VOL. 129 | NO. 76 | Friday, April 18, 2014
Election Commission May Move Initial Early Voting Site
By Bill Dries
Shelby County Election Commissioners certified the ballot Wednesday, April 16, for the Aug. 7 state and federal primary elections and the nonpartisan judicial and Shelby County Schools board elections on what politicos call the “big ballot.”
The bulk of the ballot was certified the same day the early voting period opened for the May primaries at Election Commission headquarters Downtown at 157 Poplar Ave.
Election Commission turnout figures show 267 citizens voted early on the first day.
Satellite early voting locations across Shelby County open April 25.
And Election Commissioners said Wednesday they will discuss possibly changing the first site of early voting in future elections to a more central location than the Downtown offices.
Election commissioner Norma Lester called for a new site and also said campaign signs outside the 100-foot legal limit for such signage around a polling place are creating a traffic hazard for cars pulling out of parking places around the office onto Poplar Avenue.
“It looks horrible down there,” she said.
Some of the signs have been relocated by county support services, said elections administrator Richard Holden, not because they violated the 100-foot limit but out of concerns that they block the view of traffic and pedestrians.
“For the value when you consider some of the other sites, there are days when there’s probably no one going in there.”
–Election Commissioner Norma Lester
Election commissioner Steve Stamson said he wants to see figures on early voter turnout at 157 Poplar for the last five elections and estimates of what it would cost to move the early voting site to a nongovernment building elsewhere.
“I worked Downtown for 30 years, and I know that county employees, city employees, lawyers, people that work Downtown do use that site to vote early,” he said. “I used that site to vote early myself.”
Lester said for those who have to park, the location is a challenge.
“There are some people that use it,” Lester countered. “But for the value when you consider some of the other sites, there are days when there’s probably no one going in there.”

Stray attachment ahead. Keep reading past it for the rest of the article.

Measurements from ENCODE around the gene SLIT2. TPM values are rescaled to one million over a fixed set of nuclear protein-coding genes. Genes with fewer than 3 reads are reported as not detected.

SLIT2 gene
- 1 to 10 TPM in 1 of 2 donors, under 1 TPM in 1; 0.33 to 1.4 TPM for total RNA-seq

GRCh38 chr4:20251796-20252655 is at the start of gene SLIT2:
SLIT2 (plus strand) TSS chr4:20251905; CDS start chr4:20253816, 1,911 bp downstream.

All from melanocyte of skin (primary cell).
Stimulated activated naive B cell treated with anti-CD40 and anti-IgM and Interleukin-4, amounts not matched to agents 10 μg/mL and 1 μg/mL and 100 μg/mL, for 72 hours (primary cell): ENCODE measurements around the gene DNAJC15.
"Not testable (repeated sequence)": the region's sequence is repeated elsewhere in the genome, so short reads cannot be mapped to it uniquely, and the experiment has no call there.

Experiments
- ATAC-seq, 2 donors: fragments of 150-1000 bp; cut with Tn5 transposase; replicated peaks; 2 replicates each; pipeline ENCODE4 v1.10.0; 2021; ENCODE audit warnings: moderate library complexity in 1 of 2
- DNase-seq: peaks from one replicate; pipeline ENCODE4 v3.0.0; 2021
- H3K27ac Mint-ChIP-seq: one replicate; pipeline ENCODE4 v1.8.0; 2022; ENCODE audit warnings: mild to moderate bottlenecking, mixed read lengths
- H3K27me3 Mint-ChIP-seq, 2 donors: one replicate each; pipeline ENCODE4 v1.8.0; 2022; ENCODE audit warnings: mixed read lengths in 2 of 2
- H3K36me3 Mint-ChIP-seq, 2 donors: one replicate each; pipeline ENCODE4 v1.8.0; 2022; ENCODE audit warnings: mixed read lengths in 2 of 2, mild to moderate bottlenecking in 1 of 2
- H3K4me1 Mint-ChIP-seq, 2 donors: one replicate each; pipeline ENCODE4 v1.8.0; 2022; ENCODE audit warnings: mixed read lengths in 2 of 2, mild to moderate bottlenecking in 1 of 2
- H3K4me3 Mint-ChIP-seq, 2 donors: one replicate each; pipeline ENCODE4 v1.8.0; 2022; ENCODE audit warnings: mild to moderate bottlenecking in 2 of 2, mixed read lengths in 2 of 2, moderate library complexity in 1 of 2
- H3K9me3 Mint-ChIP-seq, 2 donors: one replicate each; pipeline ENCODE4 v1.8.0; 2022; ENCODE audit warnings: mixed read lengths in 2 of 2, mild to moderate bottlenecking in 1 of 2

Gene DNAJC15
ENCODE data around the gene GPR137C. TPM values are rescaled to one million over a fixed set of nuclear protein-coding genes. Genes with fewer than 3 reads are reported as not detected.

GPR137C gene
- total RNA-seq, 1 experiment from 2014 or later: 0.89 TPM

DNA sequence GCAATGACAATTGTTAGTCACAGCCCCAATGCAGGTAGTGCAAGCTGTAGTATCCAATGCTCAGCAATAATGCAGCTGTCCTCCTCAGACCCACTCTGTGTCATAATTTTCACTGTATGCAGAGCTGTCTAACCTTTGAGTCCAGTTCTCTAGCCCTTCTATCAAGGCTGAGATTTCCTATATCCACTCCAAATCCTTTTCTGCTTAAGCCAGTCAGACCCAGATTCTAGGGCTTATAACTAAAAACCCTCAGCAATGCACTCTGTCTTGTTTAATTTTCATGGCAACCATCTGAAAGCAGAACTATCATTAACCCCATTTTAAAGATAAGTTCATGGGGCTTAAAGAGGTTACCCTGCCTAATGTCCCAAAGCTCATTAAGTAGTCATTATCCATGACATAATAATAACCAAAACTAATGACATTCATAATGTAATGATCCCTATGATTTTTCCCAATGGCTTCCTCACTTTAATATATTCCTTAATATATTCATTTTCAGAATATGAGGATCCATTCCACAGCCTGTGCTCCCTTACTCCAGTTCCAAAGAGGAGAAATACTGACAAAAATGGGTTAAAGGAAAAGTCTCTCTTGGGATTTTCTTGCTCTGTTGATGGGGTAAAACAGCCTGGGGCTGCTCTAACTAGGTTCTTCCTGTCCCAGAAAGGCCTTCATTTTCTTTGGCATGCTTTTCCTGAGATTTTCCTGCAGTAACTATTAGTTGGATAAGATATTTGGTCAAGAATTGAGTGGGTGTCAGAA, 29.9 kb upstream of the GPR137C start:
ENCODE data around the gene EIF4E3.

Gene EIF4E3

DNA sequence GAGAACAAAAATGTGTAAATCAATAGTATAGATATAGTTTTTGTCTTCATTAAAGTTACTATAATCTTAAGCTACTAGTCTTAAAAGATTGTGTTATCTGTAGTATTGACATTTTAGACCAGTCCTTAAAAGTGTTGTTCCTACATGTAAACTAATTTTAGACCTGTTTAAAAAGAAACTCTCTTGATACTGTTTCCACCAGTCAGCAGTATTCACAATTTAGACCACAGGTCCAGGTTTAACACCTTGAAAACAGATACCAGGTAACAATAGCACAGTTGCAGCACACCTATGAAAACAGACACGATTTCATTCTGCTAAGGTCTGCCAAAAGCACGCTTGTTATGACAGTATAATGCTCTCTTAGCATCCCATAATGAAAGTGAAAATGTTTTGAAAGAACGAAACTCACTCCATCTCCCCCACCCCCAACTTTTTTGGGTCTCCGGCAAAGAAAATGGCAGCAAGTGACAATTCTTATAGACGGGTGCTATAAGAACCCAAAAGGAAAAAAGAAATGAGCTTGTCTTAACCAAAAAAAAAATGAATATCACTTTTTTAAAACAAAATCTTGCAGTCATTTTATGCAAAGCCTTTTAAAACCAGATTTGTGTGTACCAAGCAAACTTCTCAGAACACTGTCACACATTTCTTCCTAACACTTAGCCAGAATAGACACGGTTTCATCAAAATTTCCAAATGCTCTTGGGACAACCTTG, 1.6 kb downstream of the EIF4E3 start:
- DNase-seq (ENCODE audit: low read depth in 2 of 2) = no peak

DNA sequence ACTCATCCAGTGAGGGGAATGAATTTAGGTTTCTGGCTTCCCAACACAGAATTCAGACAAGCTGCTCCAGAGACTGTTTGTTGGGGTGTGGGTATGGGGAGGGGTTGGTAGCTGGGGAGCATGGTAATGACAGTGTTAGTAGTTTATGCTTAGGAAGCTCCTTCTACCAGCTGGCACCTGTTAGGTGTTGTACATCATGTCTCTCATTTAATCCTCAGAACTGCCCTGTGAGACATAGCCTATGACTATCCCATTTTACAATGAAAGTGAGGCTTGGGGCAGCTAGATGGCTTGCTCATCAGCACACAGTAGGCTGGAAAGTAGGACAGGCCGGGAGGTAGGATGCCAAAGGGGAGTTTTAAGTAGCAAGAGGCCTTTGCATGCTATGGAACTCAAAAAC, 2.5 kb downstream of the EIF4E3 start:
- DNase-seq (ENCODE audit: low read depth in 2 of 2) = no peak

Shelby County voters had 14 elections on seven ballots in 2012 and 2013.
A Daily News analysis of the three 2012 elections that involved countywide primary and general elections for some, but not the bulk of, the offices on the 2014 ballots shows in the early voting period before the March 2012 primaries, the Downtown site accounted for about 1,000 of the 21,355 early votes.
Early voting totals in advance of the Aug. 2, 2012, state and federal primaries and general elections for county offices showed the Downtown site accounted for 2,000 of the 62,601 early votes, and 319 of the 2,000 early votes cast Downtown were in the period before the rest of the satellite locations opened.
In advance of the Nov. 6, 2012, ballot featuring the presidential general election, all of the early voting sites, including Downtown, opened at the same time. The Downtown location accounted for 6,976 of the 232,691 early votes. Eleven other early voting sites across the county had individual early vote totals over 10,000.
Until state election law changed in recent years, early voting had to open at the offices of county election commissions. But with the changes, Holden said, that is no longer a requirement.
But Holden, who was an election commissioner before becoming elections administrator, was quick to add that the location of early voting sites is inherently political.
Holden was a Republican election commissioner when Democrats had the three-member majority on the body and remembered the majority pushing hard to keep the 157 Poplar location as the primary early voting site even when the Election Commission moved its Downtown offices to neighboring 150 Washington Ave.
“There is an incredible complication politically … with regard to the politics of the location to which you move,” Holden added. “If you move to Midtown, the folks there are happy and the folks in Whitehaven are unhappy. If you move to Raleigh, the folks in Midtown are unhappy. … There’s more options available and more latitude than there has been in the past. From my perspective as administrator, it’s a political decision.”
The August 2014 ballot is the longest of any election cycle in Shelby County politics because of judicial races, which are for eight-year terms.
The ballot will be complete once winners of the May Shelby County primary elections are certified next month. The winners in those races advance to the August county general election ballot.